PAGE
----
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Alberto Gonzales' Hearing: Non-Torture Issues

Law Prof Doug Berman of Sentencing Law and Policy analyzes the responses of Alberto Gonzales at his confirmation hearing with respect to some non-torture issues, particlarly, those dealing with rehabilitation of prisoners and the Sentencing Guidelines. In response to a question by Sen. Arlen Specter about differentiating between violent and non-violent criminals, Gonzales replied:

I agree ... that for people who commit violent crimes and are career criminals, they should remain in our prisons. But there is a segment of the prison population — juveniles, for an example, as you mentioned, and first-time, maybe sometimes second- time offenders — who can be rehabilitated. And as I said earlier in response to a question, I think it is not only smart, but I think it's the right thing to do. I think it is part of a compassionate society to give someone another chance.

But, as Professor Berman notes is a follow-up post, the plot thickens. Today's Buffalo News reports the Bush Administration is eliminating its shock incarceration program.

As to the future of the Sentencing Guidelines, Gonzales said he and the Administration are awaiting the Supreme Court decisions in Booker and Fan-Fan (note: TChris, Talkleft's contributing blogger, is counsel for Booker, and probably anxiously awaiting the decision as much as anyone). Gonzales said:

The sentencing guidelines are subject to litigation being reviewed now by the Supreme Court. And so we're all waiting to see whether or not, under Booker and Fanfan, that the court's going to apply the Blakely decision to the sentencing guidelines. And if that happens, I suspect you and I and other — if I’m confirmed — other members of the committee will be spending a lot of time talking about sentencing issues.

Professor Beman is pleased Gonzales is "up on the legal realities" of the sentencing issue. I'm much more wary. I think the talking Gonzales is referring to relates to an attempt by the Administration to commission legislation, that already may be waiting in the wings, to make virtually every federal offense a mandatory minimum to get around the Supreme Court decision if it invalidates the Guidelines.

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  • Old Alberto is the hit guy for Bush and family, you will see open Torture being used and so called Terrorists or a homeless preson, or a person who is not happy with an insane government. Soon Old Alberto will start his job and you won't see it coming but you are the real target and as far as our non government cares you are the real enemies of this insane government. Think third world and be happy in your work Alberto, remember Torture is ok if you report it and bad if you don't report it. (A REAL SWINE)

    I watched the hearings on streaming video, and was struck by how superficial discussions of non-torture issues were. At one point, Gonzales was lobbed a softball by a Republican along the lines of asking what non-Homeland Security justices issues Gonzales wanted to 'make his mark' on as AG, and he replied "drugs and pornography"....like he just wanted to provide more of the same status quo good old fashioned vice-fighting on both issues. No more nuanced talk of mandatory minimums, treatment vs. incarceration, or even what the heck pr0n Gonzales wanted to go after. Bleeech. It's like he was being confirmed in some other parallel universe where the WoD is not the DOJ's #1 (through 10) crime-fighthing issues. J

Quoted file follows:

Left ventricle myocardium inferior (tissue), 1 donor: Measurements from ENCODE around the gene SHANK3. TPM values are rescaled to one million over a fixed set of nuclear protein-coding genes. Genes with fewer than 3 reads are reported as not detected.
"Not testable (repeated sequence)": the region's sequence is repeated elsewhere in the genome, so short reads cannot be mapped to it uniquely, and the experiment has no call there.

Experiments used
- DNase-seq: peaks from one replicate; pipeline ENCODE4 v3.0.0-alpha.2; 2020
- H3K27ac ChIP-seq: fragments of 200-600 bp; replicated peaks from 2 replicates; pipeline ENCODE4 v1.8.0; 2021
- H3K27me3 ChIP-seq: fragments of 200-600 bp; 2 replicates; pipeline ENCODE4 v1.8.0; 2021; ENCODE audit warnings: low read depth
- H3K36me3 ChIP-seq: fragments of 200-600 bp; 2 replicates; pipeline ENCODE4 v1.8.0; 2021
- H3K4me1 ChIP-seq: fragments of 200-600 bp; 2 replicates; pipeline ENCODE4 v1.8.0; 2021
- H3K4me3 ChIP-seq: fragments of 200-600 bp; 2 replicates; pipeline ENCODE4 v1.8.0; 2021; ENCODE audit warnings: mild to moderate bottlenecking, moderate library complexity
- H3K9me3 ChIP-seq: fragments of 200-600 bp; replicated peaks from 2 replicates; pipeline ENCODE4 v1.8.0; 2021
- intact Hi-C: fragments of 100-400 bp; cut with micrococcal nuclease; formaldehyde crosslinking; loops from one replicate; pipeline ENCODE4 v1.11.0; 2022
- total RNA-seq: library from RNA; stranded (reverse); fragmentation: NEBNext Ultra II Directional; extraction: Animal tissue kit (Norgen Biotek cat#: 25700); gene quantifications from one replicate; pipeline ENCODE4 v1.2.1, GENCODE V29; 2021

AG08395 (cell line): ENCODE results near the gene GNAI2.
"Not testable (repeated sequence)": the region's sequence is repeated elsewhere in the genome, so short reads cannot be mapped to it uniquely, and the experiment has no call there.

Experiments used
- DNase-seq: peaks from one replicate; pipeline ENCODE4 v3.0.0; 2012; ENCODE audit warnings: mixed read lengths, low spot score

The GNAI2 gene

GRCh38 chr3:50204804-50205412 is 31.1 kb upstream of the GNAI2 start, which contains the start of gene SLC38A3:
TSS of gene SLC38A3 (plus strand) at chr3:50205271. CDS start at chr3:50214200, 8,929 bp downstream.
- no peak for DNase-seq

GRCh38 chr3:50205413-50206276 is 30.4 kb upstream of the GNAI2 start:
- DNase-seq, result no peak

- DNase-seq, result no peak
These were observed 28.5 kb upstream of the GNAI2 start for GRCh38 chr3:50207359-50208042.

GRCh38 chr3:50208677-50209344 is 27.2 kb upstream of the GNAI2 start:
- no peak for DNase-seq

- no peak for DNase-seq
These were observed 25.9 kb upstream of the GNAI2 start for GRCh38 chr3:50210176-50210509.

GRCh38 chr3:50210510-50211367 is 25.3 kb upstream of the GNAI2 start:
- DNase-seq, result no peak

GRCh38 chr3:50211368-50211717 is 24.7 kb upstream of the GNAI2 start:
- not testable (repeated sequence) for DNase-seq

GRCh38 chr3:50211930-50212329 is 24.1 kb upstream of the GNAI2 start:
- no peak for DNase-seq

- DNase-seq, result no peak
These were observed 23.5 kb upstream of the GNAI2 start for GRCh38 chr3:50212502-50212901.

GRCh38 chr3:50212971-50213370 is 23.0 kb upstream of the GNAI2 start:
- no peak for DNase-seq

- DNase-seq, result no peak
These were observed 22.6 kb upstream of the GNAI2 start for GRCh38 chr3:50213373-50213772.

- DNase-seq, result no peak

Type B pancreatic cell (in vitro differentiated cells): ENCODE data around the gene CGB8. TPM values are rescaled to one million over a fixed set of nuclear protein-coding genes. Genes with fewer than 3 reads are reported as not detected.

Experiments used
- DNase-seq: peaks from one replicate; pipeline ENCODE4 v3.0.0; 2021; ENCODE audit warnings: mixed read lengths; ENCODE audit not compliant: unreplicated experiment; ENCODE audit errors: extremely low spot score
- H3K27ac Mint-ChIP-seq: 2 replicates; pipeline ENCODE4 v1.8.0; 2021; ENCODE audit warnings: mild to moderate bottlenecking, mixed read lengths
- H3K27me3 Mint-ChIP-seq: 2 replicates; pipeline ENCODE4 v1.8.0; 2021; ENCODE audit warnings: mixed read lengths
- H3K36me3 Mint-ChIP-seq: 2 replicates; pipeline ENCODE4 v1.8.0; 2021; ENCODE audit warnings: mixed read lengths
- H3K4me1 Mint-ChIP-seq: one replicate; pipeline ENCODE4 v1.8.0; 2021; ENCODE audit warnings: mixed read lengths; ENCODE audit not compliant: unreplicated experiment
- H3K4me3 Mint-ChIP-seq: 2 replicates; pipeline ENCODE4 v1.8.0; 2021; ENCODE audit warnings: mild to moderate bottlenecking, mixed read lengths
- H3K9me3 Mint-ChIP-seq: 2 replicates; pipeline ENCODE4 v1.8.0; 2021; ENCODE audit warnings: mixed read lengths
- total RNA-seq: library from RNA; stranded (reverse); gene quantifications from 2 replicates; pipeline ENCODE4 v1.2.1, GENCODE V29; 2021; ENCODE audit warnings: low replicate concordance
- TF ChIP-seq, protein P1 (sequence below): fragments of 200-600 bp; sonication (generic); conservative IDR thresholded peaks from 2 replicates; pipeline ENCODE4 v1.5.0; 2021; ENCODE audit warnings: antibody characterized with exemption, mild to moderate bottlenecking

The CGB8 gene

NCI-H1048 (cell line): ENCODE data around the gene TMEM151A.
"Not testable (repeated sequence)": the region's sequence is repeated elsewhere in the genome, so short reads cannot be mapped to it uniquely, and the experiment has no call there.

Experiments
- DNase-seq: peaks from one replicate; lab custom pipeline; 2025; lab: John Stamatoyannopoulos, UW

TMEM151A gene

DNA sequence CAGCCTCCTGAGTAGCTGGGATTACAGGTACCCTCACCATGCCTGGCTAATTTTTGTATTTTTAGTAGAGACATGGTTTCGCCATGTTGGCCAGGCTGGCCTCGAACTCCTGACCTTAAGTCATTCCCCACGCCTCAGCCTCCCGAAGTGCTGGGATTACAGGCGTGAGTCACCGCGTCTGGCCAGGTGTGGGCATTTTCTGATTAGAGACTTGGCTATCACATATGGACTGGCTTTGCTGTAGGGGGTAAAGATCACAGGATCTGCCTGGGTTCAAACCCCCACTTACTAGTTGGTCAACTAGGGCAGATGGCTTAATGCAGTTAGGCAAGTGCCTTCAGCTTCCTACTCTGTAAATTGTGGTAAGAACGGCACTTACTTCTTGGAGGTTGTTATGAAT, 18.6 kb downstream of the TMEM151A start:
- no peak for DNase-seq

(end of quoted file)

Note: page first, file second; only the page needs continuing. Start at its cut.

It makes me wonder if the liberal dems have taken the message of the Wellstone plane crash, the Leahy and Daschle anthrax mailings to heart. I suspect it has been mortally unhealthy to stand in the way of the military industrial complex ever since I figured out that they killed JFK. Put yourself in their spots. How vocal do you want to be? You flying anywhere anytime soon? You need to fly to campaign next election cycle? Never mind the political and financial targeting of even slightly progressive and principled dem politicians like Daschle, think about Wellstone, his wife and daughter dead. You want to put your loved ones in danger? We could be in trouble here folks.

    Could be? We are certainly in trouble, worldwide. But it isn't all roses for the Bushliars. They have burned their credibility to the ground, their own party is angry about it, and for sure much of America does not consider this a legal government. It is certainly not a Constitutional gov't, no matter how many millions of bloody dollars Reinquist stuffs up Bush's behind on Jan. 20. "The arc of history is long, but it bends toward justice." MLK Jr. Stolen elections will NOT cover up the blood. --

    Yes, I hope so. The arc of justice bends the way it does because of their individual consciences becoming a collective will. I don't know if the election was stolen, I suspect it was, but I am quite certain that we need serious election reform and the group in power are not interested. ' There is no reason to believe that Alberto will bring the DOJ to bear on issues of electoral reform or voting violations. He is hispanic, photogenic, has a cute son and I suspect he is a patsy.

    Re: Alberto Gonzales' Hearing: Non-Torture Issues (none / 0) (#6)
    by soccerdad on Mon Jan 10, 2005 at 06:27:11 AM EST
    We could be in trouble here folks Ever the optimist. we are in deep trouble already. It will remain this way until most people find out that this admin doesn't care about them. Just their corporate buddies.